The first line is probably the actual part number, and the second line the generic number. The third line may be some kind of production or batch code, and I am guessing the last four digits is the date code, which would make the date of manufacture the 38th week of 2011.

The main chip is connected to a four-digit numeric LCD display with 18 interface pins.  I have not been able to find much about it, but it looks like a simple direct multiplexed interface from the processor to the display segments.  With 7 segments, a decimal point each, and four digits, the minimum number of pins needed is this sum, or 12.  During a move, the display indicates the peak current level of both motors ("Monitoring" section in the manual), in the format "Motor1.Motor2".  Each count is 50mA, so a display of '12.00' means 0.6 Amps on Motor 1 and no current on Motor2.  The value is held while the move is ongoing, even if the limit switch is hit.  The display then goes blank once the move is completed or cancelled.

RF Section
The RF receiver is on a small daughter board that is soldered to the main board via a SIP.  The main receiver is either a TDA7210 or a TDA5200, basically a single chip superheterodyne receiver.  The JP16 antenna connections route to this board via some small ceramic capacitors.  Other than +5V power and ground, there is a "Data Out" line on pin 14, and some kind of ready or signal strength line on pin 13.  These two output data lines are buffered by an LM358 dual op-amp in an 8 pin SOIC package.  Keying an RF pendant should causes a data stream on pin 14.

Repair Case #1
I was sent a broken unit in August 2020 and was able to repair it.  It failed in the same way as ours and I could verify that Q22 was shorted.  This would have led to R23 burning open.  I was unable to tell much about Q22 and the markings are "AL W72".  Based on the resistors around the control pin, I am pretty sure this was originally a MOSFET.  However, if you calculate the Vgs, it is a very high value, and I think this would have caused long term stress.  This is probably a vulnerability in the design.  I addressed that in the repair by changing the resistors around the transistor.

Transistor Q22
Damaged Q22 transistor.

I decided to build an interface board to help test the controller, which is shown below.  It allows me to easily tell if the motor has power and the polarity (red/green LEDs).  It also allows me to easily start and stop the motor as you can see in the video.  There are also equivalent buttons for the travel limit switches.

Libra Tester Board
The Libra Tester board.  Start/Stop button is on the right.
Red / Green LEDs indicate polarity of the motor power and
the switches on the left are the travel limit switches.

As shown above this only tests one of the two motors.  I would later (2021) modify this to add the second motor.  This board is used in Repair Case #2 and later.  The added LEDs are orange and yellow for the other Motor.

Video of repaired Libra (Case #1).

MOSFET repair
Photo of new MOSFET installed onto the back of the board (middle right).
Note the old FETs is the size of the ones in the bottom left.
New one is much bigger and stronger.

Repair Case #2
This unit was sent to me for repair and I traced it down to a bad U20.  I replaced it and the unit worked great afterwards.  This was my first time replacing a surface mount integrated circuit and they are very tiny.  I think I did a good job with it.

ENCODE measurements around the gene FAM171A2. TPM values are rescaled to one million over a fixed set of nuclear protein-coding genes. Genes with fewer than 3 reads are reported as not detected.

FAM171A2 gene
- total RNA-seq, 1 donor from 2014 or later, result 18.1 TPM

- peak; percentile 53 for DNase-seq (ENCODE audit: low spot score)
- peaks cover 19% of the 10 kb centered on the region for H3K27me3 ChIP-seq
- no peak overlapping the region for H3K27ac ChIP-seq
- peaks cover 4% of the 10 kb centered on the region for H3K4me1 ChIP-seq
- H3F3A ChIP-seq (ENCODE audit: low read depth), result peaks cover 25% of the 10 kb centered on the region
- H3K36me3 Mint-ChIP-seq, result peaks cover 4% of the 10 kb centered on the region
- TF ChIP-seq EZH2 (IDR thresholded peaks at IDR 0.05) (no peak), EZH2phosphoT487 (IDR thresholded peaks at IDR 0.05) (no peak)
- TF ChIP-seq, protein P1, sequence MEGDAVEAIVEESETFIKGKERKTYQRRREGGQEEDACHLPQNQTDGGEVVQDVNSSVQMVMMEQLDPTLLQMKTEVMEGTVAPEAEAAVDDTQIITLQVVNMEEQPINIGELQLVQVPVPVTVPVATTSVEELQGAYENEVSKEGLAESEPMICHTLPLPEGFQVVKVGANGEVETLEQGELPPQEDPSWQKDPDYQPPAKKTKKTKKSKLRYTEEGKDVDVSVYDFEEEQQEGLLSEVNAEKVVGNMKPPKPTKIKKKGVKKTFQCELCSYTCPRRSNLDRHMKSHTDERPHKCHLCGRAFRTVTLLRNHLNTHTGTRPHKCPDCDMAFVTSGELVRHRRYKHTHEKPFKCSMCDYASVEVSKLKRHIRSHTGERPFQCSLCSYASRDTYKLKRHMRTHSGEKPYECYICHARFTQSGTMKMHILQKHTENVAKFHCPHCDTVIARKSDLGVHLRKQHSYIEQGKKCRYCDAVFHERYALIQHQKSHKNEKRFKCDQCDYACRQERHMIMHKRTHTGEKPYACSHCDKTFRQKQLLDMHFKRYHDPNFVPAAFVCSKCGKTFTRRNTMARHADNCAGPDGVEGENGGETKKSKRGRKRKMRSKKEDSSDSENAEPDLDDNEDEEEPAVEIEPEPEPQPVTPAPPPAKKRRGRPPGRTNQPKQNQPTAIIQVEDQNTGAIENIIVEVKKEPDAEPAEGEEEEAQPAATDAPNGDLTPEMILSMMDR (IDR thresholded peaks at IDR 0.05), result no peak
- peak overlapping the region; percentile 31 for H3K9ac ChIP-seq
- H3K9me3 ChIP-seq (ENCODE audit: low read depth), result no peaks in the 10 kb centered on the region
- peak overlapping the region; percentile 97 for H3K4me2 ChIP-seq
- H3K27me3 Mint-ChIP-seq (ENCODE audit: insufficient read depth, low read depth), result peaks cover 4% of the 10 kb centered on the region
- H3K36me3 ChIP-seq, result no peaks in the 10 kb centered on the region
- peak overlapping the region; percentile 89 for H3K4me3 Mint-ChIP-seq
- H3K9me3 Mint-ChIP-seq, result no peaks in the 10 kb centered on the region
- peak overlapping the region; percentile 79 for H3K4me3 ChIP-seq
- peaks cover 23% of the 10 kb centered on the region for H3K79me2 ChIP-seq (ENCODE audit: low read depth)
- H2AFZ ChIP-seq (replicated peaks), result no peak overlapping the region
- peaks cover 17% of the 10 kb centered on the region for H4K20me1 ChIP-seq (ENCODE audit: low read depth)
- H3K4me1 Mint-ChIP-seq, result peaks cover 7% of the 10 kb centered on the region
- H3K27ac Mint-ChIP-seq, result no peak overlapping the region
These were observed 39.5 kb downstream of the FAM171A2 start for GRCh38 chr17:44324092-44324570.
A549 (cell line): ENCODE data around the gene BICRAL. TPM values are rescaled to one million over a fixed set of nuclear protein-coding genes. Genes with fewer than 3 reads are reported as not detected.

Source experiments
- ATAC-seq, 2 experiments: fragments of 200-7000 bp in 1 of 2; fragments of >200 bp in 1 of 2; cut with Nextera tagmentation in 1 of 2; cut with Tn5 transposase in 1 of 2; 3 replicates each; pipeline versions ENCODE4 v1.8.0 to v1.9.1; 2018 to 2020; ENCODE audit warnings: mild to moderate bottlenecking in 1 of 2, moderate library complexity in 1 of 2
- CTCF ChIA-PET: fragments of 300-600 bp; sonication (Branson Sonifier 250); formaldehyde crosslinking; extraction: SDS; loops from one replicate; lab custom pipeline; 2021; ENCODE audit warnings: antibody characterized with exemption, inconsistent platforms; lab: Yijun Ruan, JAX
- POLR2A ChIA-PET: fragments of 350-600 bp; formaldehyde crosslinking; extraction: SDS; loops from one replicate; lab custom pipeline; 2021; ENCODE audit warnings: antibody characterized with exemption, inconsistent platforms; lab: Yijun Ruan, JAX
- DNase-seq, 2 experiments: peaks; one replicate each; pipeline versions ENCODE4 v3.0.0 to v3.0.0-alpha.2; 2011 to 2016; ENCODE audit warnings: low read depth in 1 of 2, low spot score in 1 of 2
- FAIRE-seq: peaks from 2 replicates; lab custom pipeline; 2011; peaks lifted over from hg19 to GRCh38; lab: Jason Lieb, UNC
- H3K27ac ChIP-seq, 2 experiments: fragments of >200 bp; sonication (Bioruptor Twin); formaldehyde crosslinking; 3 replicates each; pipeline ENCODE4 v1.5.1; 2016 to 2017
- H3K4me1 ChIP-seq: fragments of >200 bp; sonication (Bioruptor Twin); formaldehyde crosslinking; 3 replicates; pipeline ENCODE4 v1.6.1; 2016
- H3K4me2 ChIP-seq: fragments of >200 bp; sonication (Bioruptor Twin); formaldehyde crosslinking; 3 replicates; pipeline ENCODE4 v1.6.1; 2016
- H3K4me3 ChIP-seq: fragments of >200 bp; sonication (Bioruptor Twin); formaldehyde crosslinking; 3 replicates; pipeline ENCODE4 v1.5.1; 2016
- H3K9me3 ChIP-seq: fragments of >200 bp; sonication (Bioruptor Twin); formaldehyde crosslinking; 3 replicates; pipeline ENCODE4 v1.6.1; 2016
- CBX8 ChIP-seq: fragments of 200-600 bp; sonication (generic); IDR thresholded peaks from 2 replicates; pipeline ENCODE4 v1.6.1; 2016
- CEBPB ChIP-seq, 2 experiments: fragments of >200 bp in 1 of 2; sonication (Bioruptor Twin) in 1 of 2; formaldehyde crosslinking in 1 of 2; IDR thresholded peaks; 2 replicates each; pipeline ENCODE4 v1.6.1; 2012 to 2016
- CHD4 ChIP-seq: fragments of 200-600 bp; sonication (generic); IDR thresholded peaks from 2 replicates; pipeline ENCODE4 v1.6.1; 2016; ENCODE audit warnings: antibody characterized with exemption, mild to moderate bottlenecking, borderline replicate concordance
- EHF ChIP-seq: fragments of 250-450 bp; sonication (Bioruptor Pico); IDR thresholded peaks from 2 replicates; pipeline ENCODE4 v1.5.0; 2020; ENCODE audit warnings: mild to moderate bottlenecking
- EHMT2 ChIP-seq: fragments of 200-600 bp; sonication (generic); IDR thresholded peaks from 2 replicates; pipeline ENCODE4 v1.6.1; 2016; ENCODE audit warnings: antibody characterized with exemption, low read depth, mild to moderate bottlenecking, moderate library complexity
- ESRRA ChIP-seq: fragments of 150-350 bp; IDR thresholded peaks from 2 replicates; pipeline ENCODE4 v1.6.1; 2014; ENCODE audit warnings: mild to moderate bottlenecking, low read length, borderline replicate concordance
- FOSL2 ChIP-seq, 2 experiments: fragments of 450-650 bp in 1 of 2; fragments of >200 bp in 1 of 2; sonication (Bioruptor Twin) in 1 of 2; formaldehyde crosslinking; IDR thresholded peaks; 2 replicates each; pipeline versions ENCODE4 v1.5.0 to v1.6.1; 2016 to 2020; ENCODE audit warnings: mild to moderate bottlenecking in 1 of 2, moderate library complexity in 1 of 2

U20 replaced on Case #2.

Video of above Case #2 being tested

Repair Case #3
This was also sent to me for repair and I traced it back to a bad input MOSFET Q31.  Some associated components were also bad.  These items are very small, as small as a grain of rice and smaller, but I managed to get them aligned and soldered down.    

Video of Case #3 being tested

Repair Case #4
This one had a sensor circuit issue and was quickly repaired.  It was also the first time I navigated the board's menu function, performing a factory reset and changing the language to English.  

Repair Case #5
This board has an unusual configuration on the power input with regard to location of fusing and power connection.  It is also in an auto-close setup, where it waits for a delay after opening and closes if the opto sensor is clear.
Video of Case 5

In the light of the Libra being phased out and replaced by
the (much more expensive) Thalia, I think it makes
sense to repair these boards.  Send me an email
if you want to have me do it.

Project Log
K2 repair


Socket needed to disassemble arm is 7mm deep socket.
In addition, a snap ring removal tool is handy to use
to remove the C-clips and lift the arm out.
  • October 2023.  Revisited the problem described above from Feb 2023.  After a summer of good operation, it started to occur again after a rain storm.  I applied silicone to the perimeter of the access door and tape on the body seams to seal the actuator from moisture and added a 4k pull down resistor on the limit switch wire to return reference.  That remedied the problem and the system no longer stops after a rain storm.  System return is accessible at the loop of R7.  The reason I did that was that I suspect the initial application of voltage to the motor bleeds through to the limit switch circuit due to moisture.  The 4k load suppresses that pulse.  12/23 Update: Despite heavy rains this fall, the controller link has worked perfectly.
  • December 2023.  I had been struggling with third party remote controls for some months.  Remotes that used to work reliably suddenly don't.  I also bought many new units on Ebay to try find a 'good' one (unsuccessfully).  This month I obtained a flipper and one of my first projects was to use it to figure out these remotes.  The results were extremely enlightening.  It turns out that the Libra remote are rolling code type (not surprising), but these third party remotes are able to replicate the Libra.  Perhaps by sampling a long enough sequence.  However one important thing to note that a press of any Libra remote will 'roll' the receiver, and the third party remotes will then need to be reprogrammed.  So to use them, you must switch completely to the third party remotes or any use of a Libra remote will invalidate their code.  This explains our experience as I would be able to program them, but they would mysteriously stop working after some random time.  Search for remotes on Ebay with "433MHZ, cloning remote".  We prefer the type that are four buttons in a row so that it is clear which button to push regardless of the orientation of the remote.  These are usually around $2 each, compared to the authentica Libra remotes, which will run about $20.

Notes on the types of Phobos systems


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(c) 2023 Edward Cheung, all rights reserved.